Vol. 27, Issue 10, April 6, 2011 – PDF version
Jose G. Peña, Texas AgriLife Extension Economist-Management
The spring onion harvest in South Texas opened during the last week in March 2011 to significantly lower market prices when compared to last year. Abundant supplies from Mexico and a large production forecast from Texas are currently flooding the market. Last year, adverse weather in Mexico and Texas substantially reduced supplies. Prices reached record highs. This season, except for the hard freeze during early February 2011, which probably caused some damage to the onion crop in the Winter Garden region of Texas, growing conditions in both Mexico and Texas have been near ideal.
According to USDA-NASS, the 2011 spring onion production in South Texas is expected to total 4.0 million hundredweight (cwt), up 51 percent from last year. According to the report, the production estimate is based on a yield estimate of 360 cwt per acre, up 50 cwt from last year and a 30 percent increase in the acreage for harvest. The estimates are based on an April 1, 2011 survey conducted by the USDA-NASS, Texas Field Office.
According to USDA-NASS Vegetable Report, released on April 1, 2011, U.S. spring onion producers intend to harvest 30,300 acres, up 17 percent from last year. Based on estimates of acres for harvest by region and the report’s estimate of average yields (except for California which is based on average yields of the past 5 years) spring onion production should approximate 998 million pounds, up 33.4 percent from 748.4 million pounds produced last year when prices reached record highs (See Figure 1).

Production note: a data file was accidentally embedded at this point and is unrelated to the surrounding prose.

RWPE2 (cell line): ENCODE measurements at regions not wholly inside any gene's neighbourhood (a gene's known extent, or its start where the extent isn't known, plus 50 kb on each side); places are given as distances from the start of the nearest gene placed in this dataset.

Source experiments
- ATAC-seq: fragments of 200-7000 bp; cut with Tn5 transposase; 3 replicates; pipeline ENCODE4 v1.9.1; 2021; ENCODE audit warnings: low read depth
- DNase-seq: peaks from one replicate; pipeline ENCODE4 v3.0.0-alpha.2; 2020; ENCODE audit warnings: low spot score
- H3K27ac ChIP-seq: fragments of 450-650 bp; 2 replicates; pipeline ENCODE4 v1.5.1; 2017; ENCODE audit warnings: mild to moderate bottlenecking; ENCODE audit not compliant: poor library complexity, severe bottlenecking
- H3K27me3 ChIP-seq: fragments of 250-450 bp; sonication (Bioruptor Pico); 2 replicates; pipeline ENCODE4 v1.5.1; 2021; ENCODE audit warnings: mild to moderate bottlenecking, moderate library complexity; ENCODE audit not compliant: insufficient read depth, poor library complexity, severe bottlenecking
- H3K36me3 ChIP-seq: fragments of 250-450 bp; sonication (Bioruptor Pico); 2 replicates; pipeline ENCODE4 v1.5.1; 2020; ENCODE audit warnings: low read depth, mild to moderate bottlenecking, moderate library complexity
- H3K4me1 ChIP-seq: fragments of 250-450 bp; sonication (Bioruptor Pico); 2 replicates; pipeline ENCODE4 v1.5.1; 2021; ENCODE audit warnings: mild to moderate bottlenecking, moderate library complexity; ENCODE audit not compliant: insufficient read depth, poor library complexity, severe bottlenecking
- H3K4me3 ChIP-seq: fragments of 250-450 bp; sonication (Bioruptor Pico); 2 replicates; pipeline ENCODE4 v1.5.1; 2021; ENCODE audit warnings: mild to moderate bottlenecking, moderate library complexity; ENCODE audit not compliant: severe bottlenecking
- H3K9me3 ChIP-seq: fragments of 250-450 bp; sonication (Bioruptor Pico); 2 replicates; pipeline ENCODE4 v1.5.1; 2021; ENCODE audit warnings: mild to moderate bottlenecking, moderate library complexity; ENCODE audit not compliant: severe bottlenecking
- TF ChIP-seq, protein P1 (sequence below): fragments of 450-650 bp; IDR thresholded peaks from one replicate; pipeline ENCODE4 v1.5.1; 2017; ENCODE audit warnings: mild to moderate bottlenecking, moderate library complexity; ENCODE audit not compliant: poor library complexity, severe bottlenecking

If realized, Texas will lead the nation with about 40.4 percent of the 998 million pound, U.S. spring onion production estimate.
The U.S. estimate of spring onion plantings and acreage for harvest is up across the spring onion producing states, but especially in Texas where the estimate of acreage for harvest is up 30.2 percent from last year (See Table1). NOTE: USDA reports of acres planted and for harvest in Arizona were discontinued in 2010.
In California, spring onion growers report a good growing season despite rainy conditions during December. In Georgia, adequate soil moisture and good conditions have been reported. Harvest is expected to begin around mid-April.
The extent of the potential early February 2011 hard freeze damage to the onion crop in the Winter Garden region of Texas has not been established. Producers are hoping that the market will improve as supplies from Mexico are exhausted by the time the harvest moves to the Winter Garden region of Texas.
Sincere appreciation is expressed to Dr. Juan R. Anciso, Associate Professor and Extension Vegetable Specialist and Mick Davie, Marketing Specialist, USDA-AMS, for their contribution and review of this article.